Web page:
The Origin of the Family, Private Property and the State
Frederick Engels' classic work, first published in 1884, setting out a materialist explanation for the oppression of women. He shows that women's subjugation is inextricably bound up with the dissolution of the egalitarian "primitive" commune and the emergence of class society - characterised by private property, the family and the state.Engels' analysis gives lie to claims that women's oppression is eternal, a function of biology or the supposed ritual order of things. Pat Brewer's introduction updates Engels' analysis in the light of new evidence. This is essential reading for feminists today.
What people are saying - Write a review
We haven't found any reviews in the usual places.
The Origin of the Family Private Property and the State
The Iroquois Gens
The Grecian Gens
The Rise of the Athenian State
The Gens and the State in Rome
The Gens Among the Celts and Germans
The Formation of the State Among the Germans
Barbarism and Civilisation
Literary and mythological names
Other editions - View all
according Aeschylus agriculture American ancient Germanic epic animals Athenian Athens Bachofen barbarians basileus became become belong bourgeois brothers and sisters century chief civilisation clan common confederacy consanguinity council cultivation division of labour domestication economic Erinyes exchange existed exogamous father female field agriculture Frederick Engels gens gentes gentile constitution gentile order Greek mythology group marriage herds Heroic Age hetaerism historian household community human husband increased Indians individual inheritance Iroquois king kinship land later lower stage male marry Marx McLennan military monogamy Morgan mother right natural Nibelungenlied old gentile oppression Oresteia organisation original pairing family pairing marriage peasants period phratry polyandry polygamy primitive production punaluan family regarded religious remained revolution Roman Rome rule sachems savagery sex love sexual intercourse slavery slaves social society stage of barbarism system of consanguinity Tacitus territory tribal tribes upper stage wealth whole wife wives woman women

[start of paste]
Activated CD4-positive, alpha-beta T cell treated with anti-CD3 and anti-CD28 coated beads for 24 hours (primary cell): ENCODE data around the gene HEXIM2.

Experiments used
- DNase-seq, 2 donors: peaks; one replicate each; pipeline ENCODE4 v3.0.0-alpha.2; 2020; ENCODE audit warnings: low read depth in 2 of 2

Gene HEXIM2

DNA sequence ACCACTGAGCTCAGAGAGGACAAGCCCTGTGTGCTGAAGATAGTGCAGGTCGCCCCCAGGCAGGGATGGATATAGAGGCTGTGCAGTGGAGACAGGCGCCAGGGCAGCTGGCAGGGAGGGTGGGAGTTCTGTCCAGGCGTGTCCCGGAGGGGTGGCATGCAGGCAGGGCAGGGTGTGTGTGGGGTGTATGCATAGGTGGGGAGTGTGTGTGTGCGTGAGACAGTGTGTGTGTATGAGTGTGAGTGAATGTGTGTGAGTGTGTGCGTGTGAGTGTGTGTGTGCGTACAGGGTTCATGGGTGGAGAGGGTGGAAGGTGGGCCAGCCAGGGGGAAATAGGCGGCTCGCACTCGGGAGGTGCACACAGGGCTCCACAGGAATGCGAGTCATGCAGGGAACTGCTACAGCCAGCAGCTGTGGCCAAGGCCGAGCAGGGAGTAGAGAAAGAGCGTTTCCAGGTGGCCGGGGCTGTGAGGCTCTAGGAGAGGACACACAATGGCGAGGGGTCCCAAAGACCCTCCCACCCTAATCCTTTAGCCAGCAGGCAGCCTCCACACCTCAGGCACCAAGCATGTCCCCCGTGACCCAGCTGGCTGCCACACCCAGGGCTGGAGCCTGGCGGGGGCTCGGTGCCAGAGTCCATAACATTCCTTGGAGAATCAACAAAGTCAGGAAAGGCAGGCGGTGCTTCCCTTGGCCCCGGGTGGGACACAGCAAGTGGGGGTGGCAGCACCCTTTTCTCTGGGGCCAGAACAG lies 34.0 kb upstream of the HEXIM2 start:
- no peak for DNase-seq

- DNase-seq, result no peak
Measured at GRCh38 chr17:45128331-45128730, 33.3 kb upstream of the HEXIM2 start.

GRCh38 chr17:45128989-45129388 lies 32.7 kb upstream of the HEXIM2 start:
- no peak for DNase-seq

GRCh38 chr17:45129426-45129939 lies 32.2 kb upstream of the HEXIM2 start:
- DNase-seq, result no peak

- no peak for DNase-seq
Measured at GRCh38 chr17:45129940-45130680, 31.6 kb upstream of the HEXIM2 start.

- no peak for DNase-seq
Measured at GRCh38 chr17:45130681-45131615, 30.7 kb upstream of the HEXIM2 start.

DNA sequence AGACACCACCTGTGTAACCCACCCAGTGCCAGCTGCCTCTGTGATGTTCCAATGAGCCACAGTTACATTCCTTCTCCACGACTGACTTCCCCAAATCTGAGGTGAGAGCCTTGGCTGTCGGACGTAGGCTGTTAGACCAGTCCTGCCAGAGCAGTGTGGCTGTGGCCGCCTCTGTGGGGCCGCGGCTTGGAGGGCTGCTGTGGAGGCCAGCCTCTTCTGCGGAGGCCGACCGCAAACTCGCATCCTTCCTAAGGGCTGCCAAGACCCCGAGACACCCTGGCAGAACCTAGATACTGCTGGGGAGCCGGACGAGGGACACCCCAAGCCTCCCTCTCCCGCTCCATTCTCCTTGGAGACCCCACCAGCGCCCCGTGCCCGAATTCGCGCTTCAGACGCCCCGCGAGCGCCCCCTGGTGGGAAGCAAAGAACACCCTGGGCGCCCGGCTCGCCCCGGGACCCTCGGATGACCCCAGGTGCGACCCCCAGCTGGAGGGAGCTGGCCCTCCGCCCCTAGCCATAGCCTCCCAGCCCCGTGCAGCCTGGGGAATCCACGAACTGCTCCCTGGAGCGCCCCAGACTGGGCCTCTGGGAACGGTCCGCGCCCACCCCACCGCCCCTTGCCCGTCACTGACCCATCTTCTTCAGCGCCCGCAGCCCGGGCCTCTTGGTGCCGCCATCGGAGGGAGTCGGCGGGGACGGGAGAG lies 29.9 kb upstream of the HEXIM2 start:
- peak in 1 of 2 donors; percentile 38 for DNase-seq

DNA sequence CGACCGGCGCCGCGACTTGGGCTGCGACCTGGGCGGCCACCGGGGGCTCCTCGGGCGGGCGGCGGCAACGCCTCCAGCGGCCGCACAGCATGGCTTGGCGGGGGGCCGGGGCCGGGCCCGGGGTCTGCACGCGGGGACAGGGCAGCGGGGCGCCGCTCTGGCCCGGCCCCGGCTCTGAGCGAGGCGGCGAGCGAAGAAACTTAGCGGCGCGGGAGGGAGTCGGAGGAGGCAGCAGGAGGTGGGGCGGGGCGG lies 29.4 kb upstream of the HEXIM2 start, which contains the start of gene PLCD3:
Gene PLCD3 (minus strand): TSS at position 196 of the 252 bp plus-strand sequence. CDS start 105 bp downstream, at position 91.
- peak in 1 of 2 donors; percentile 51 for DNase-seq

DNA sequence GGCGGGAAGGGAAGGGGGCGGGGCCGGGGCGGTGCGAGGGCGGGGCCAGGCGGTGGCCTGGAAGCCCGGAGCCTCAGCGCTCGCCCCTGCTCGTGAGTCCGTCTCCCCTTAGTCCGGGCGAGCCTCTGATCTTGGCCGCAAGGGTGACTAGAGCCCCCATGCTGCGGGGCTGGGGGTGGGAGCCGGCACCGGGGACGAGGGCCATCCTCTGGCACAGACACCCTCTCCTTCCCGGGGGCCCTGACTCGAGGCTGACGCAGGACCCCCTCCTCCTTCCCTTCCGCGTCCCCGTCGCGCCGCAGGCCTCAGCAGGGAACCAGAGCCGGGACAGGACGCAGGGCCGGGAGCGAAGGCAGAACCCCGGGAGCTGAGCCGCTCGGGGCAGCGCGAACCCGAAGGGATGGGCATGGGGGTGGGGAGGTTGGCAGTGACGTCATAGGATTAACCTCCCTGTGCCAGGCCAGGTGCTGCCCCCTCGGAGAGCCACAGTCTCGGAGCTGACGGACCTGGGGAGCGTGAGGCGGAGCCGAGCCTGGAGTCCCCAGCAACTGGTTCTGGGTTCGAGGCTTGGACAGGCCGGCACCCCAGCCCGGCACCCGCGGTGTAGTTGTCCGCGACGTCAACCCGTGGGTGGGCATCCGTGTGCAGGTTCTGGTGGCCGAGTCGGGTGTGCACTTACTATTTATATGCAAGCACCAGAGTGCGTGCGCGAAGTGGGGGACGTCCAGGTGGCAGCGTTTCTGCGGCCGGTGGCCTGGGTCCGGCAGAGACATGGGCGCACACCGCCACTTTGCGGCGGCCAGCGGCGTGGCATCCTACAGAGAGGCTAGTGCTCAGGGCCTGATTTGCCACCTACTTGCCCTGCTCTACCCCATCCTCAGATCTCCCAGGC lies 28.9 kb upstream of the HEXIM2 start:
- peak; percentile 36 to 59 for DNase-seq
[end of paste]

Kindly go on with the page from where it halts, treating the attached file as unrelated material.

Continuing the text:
Page 12 - Thus at every step we are reminded that we by no means rule over nature like a conqueror over a foreign people, like someone standing outside nature — but that we, with flesh, blood and brain, belong to nature, and exist in its midst...
Page 25 - According to the materialistic conception, the determining factor in history is, in the final instance, the production and reproduction of immediate life. This, again, is of a twofold character; on the one side, the production of the means of existence, of food, clothing and shelter and the tools necessary for that production; on the other side, the production of human beings themselves...
Page 25 - ... production and reproduction of immediate life. This, again, is of a twofold character: on the one side, the production of the means of existence, of food, clothing and shelter and the tools necessary for that production; on the other side, the production of human beings themselves, the propagation of the species.